Why Wiki?

Posted by Brett Young | Friday, November 14, 2008 | | 0 comments »

Ray Sim's Learning Connections blog posted one of the best wiki use case lists I've seen. In addition to those on Ray's list, I thought of a couple more. I came away from the exercise with the sense that it is possible to do almost anything in a wiki, whether it was the best tool or not. It goes back to the idea that if there's nothing in your toolbox other than a hammer, then you'll try to fix everything with a hammer. That being said, I think the following list has some creative and interesting use cases:

  • The Wikipedia use case: "community creates consensus-based truth regarding a particular topic."
  • Documenting a business process (step by step instructions) — either as an initial draft for what is later to be "locked-down" in a document form (e.g. as required by government regulations), or not.
  • Sharing tips and personal experiences related to a business process that is documented elsewhere.
  • Creating a Frequently Asked Questions (FAQ) to support a software application or business process.
  • Creating a glossary of terms that are specific to the project or company.
  • Creating a "portal" to commonly used resources within a team or community, e.g. frequently used URLs to applications, documentation, contact information, etc.
  • Creating a bibliography of team/community member's reading that they found valuable for the project or topic.
  • Preparing for a face-to-face or virtual event. Gathering participant input (e.g. proposing and finalizing agenda topics) and defining logistics for the event (e.g. when participants flights land, arranging car-pooling to the venue, selecting dinner locations, etc.)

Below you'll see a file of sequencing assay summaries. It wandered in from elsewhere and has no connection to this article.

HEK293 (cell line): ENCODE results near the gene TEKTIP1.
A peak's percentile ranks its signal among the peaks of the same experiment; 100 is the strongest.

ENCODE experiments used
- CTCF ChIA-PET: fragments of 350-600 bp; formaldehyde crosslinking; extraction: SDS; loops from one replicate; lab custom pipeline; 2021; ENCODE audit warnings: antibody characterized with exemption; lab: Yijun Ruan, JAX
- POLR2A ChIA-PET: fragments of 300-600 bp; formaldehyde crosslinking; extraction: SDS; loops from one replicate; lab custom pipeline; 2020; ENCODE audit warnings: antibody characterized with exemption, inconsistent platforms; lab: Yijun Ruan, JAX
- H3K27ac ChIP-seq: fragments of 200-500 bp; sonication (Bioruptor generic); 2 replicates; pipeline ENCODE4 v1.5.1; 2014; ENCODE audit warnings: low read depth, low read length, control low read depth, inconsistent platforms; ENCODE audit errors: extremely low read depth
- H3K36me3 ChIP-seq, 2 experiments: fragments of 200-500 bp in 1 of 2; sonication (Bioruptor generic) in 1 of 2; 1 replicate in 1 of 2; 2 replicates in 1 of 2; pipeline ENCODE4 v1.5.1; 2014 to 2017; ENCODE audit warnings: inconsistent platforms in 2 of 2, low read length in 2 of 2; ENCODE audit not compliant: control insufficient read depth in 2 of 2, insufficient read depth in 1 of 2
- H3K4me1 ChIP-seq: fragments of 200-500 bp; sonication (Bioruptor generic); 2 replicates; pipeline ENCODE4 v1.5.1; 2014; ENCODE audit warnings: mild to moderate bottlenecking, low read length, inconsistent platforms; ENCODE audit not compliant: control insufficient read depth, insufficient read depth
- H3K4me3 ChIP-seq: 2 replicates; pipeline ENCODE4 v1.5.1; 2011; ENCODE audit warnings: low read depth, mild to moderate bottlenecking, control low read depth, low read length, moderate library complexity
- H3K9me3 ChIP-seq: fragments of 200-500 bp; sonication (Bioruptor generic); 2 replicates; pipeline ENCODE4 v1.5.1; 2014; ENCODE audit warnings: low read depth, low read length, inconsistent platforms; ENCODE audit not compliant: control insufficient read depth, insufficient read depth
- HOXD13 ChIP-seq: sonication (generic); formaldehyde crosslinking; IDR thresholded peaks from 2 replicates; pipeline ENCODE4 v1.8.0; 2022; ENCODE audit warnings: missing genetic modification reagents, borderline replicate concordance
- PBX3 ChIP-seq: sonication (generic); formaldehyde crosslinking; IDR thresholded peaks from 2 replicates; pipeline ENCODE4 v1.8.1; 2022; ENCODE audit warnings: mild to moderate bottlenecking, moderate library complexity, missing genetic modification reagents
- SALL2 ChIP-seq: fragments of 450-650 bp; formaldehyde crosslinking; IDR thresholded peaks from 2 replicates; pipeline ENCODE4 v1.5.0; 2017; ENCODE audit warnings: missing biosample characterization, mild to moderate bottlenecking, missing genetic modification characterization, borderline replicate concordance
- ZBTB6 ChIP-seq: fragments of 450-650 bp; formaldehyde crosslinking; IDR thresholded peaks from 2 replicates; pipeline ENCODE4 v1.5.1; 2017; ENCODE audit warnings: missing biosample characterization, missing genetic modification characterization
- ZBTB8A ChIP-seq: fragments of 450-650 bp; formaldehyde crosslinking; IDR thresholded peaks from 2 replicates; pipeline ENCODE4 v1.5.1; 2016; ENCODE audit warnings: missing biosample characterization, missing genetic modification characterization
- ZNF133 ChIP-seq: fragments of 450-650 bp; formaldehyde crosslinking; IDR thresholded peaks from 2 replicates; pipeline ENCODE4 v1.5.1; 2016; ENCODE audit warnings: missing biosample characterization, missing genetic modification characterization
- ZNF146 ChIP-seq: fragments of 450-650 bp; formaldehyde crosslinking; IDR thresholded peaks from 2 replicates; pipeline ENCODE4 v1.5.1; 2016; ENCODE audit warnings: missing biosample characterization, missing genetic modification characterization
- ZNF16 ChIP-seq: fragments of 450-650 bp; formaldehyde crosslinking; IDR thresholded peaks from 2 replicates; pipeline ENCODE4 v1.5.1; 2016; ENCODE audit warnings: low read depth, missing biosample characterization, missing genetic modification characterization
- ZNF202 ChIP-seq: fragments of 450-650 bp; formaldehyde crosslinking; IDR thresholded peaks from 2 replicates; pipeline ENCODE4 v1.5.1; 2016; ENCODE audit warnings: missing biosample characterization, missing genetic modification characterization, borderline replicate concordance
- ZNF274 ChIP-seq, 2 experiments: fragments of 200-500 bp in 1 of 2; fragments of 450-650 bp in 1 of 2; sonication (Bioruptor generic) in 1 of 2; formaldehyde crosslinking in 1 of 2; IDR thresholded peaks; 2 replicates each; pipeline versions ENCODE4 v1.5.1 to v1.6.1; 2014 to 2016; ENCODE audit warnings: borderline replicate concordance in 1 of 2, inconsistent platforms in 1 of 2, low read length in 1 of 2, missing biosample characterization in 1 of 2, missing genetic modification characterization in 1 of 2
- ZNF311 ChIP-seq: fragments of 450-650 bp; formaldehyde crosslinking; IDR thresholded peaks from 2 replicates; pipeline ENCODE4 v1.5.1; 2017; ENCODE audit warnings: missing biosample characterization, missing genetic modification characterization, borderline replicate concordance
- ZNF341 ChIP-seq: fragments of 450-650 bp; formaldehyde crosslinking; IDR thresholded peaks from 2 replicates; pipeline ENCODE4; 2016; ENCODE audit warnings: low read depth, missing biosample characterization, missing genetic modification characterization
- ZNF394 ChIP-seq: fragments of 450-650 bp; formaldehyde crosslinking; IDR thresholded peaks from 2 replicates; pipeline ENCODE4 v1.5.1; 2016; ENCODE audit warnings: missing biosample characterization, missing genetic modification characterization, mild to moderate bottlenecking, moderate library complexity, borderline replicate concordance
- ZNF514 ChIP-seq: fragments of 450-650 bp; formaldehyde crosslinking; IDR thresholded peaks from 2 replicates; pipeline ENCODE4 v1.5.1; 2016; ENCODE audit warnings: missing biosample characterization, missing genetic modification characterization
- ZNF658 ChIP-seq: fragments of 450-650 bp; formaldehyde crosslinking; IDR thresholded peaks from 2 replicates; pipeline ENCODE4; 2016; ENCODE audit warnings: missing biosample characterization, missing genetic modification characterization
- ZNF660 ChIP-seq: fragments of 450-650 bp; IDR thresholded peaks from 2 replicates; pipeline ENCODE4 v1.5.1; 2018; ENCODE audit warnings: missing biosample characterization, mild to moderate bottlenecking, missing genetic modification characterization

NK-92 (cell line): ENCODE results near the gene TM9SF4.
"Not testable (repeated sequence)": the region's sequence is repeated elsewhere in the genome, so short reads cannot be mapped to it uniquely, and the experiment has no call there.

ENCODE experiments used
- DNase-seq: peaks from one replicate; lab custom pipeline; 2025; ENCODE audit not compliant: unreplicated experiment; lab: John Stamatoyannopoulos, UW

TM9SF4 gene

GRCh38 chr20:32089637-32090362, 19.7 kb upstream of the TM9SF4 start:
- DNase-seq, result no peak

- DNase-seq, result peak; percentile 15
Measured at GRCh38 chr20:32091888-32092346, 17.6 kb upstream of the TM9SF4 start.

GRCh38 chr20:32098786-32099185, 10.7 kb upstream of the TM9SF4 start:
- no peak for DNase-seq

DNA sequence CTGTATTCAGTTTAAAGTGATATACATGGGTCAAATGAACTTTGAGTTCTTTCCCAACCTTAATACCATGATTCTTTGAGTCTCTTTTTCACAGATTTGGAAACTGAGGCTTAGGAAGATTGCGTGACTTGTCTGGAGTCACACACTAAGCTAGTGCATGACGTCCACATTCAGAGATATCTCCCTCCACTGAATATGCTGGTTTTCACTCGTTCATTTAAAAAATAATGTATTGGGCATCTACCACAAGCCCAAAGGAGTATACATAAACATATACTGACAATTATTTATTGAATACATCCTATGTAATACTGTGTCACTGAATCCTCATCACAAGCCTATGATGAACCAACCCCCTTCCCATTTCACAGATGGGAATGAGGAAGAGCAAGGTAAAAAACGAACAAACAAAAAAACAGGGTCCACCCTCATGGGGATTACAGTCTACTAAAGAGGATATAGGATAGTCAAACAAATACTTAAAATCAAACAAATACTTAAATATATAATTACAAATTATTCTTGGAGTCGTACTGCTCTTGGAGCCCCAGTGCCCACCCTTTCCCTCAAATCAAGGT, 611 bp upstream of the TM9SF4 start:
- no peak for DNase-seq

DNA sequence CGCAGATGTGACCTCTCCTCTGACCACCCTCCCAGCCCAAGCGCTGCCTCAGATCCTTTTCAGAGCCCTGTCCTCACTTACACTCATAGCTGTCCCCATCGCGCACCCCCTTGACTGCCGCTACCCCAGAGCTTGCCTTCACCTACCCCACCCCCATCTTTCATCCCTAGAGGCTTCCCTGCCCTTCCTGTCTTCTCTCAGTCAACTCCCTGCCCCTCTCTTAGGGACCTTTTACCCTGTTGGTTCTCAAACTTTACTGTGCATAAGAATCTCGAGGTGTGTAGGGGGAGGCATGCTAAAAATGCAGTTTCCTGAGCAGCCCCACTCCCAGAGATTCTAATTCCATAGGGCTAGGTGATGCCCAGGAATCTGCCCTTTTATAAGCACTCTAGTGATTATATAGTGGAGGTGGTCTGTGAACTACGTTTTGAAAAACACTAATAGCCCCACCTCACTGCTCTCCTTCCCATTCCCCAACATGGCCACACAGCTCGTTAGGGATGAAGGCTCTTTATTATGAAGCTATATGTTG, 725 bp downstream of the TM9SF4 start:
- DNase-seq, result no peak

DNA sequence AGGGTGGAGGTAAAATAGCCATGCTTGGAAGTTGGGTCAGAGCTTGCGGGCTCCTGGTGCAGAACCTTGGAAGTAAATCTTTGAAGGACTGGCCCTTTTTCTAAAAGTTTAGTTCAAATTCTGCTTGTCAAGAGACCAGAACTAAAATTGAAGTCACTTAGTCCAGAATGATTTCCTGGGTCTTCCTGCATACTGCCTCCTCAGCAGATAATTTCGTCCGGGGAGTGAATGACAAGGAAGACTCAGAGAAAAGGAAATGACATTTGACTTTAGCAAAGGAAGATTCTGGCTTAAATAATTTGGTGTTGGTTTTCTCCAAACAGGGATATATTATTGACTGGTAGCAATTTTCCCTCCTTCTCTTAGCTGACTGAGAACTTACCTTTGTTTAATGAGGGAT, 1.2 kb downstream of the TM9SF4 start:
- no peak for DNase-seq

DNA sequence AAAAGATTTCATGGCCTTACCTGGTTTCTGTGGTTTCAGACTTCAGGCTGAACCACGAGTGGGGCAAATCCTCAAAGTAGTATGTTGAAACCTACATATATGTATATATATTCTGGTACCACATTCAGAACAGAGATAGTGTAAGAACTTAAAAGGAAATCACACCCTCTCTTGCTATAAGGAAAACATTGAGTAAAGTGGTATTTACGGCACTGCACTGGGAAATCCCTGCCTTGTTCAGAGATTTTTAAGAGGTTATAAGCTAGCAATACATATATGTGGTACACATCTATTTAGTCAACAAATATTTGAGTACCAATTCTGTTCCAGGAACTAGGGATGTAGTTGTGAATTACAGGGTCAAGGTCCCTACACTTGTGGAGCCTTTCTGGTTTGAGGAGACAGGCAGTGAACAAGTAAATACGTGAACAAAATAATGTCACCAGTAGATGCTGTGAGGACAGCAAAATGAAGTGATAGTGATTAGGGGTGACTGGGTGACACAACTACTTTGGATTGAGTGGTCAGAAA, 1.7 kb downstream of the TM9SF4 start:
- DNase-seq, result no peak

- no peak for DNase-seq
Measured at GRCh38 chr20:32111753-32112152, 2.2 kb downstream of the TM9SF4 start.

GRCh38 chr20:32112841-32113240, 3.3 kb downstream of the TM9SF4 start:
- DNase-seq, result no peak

• Supporting weekly (or other periodic) face-to-face meetings. For example, conference room(s), phone numbers, facilitation assignments, agenda, minutes, etc.
  • Augmenting live conversation, e.g. taking jointly visible notes during a virtual meeting — either as part of a web conferencing solution, or independently.
  • Maintaining a "lab or project notebook" to share across shifts (teams working different hours on the same project) and/or physical locations.
  • Collaborative writing - For example, user documentation, proposals, policies, etc.
  • Collaborating on product or solution development including design, features, and technical specifications.
  • Disaster management site – Real-time communication and coordination of recovery efforts.
  • Strategic Marketing / Competitor Information - Document marketing strategies, results of market research and comprehensive information and analyses of competitors and link them to supplementary information – before, during and after the product launch.
  • Knowledge-base or support site – support questions, issues, solutions, how-to guides. comprehensive documentation of so-called ad hoc expertise to assemble a network of unstructured knowledge, for example, of specialist knowledge about corporate processes, guidelines, recurring organizational processes, checklists, etc.

Let me know your thoughts on these use cases and if you've encountered others.

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